The traditional answer is that the prior distribution represents your state of knowledge, that there is no “true” prior. Or, conversely, that the true prior is an expression of your beliefs, so that different statisticians can have different true priors. Or even that any prior is true by definition, in representing a subjective state of mind.

I say No to all that.

I say there is a true prior, and this prior has a frequentist interpretation.

**1. The easy case: the prior for an exchangeable set of parameters in a hierarchical model**

Let’s start with the easy case: you have a parameter that is replicated many times, the 8 schools or the 3000 counties or whatever. Here, the true prior is the actual population distribution of the underlying parameter, under the “urn” model in which the parameters are drawn from a common distribution. Sure, it’s still a model, but it’s often a reasonable model, in the same sense that a classical (non-hierarchical) regression has a true error distribution.

**2. The hard case: the prior for a single parameter in a model (or for the hyperparameters in a hierarchical model)**

OK, now for the more difficult problem in which there is a unitary parameter. Or parameter vector, it doesn’t matter, the point is that there’s only one of it, it’s not part of a hierarchical model and there’s no “urn” that it was drawn from.

In this case, we can understand the true prior by thinking of the set of all problems to which your model might be fit. This is a frequentist interpretation and is based on the idea that statistics is the science of defaults. The true prior is the distribution of underlying parameter values, considering all possible problems for which your particular model (including this prior) will be fit.

Here we are thinking of the statistician as a sort of Turing machine that has assumptions built in, takes data, and performs inference. The only decision this statistician makes is which model to fit to which data (or, for any particular model, which data to fit it to).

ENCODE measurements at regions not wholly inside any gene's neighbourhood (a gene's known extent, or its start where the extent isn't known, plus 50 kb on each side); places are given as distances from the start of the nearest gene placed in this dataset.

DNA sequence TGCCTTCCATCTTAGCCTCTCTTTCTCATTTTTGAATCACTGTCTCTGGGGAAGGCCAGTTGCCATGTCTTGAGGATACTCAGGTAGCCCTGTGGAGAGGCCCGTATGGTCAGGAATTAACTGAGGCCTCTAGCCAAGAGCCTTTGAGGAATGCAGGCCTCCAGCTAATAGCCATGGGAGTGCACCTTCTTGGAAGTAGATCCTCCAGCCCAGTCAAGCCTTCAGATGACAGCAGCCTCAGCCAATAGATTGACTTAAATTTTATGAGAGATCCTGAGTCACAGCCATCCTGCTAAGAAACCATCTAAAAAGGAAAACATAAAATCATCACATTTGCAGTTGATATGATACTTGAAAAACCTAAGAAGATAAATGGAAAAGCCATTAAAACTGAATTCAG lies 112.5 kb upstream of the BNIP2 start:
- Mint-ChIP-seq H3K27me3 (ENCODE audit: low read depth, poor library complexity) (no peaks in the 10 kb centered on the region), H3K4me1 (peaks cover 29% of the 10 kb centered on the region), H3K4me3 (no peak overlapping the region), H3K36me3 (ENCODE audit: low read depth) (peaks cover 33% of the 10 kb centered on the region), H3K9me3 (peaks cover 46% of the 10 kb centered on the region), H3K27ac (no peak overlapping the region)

We’ll never know what the true prior is in this world, but the point is that it exists, and we can think of any prior that we do use as an approximation to this true distribution of parameter values for the class of problems to which this model will be fit.

**3. The hardest case: the prior for a single parameter in a model that is only being used once**

And now we come to the most challenging setting: a model that is only used once. For example, we’re doing an experiment to measure the speed of light in a vacuum. The prior for the speed of light is the prior for the speed of light; there is no larger set of problems for which this is a single example.

My short answer is: for a model that is only used once, there is no true prior.

But I also have a long answer which is that in many cases we can use a judicious transformation to embed this problem into a larger class of exchangeable inference problems. For example, we consider all the settings where we’re trying to estimate some physical constant from experiment and prior information from the literature. We summarize the literature by N(mu_0, sigma_0) prior. In this case we can think of the inputs to the inference as being mu_0, sigma_0, and the experimental data, in which case the repeated parameter is the prediction error. And, indeed, that is typically how we think of such measurement problems.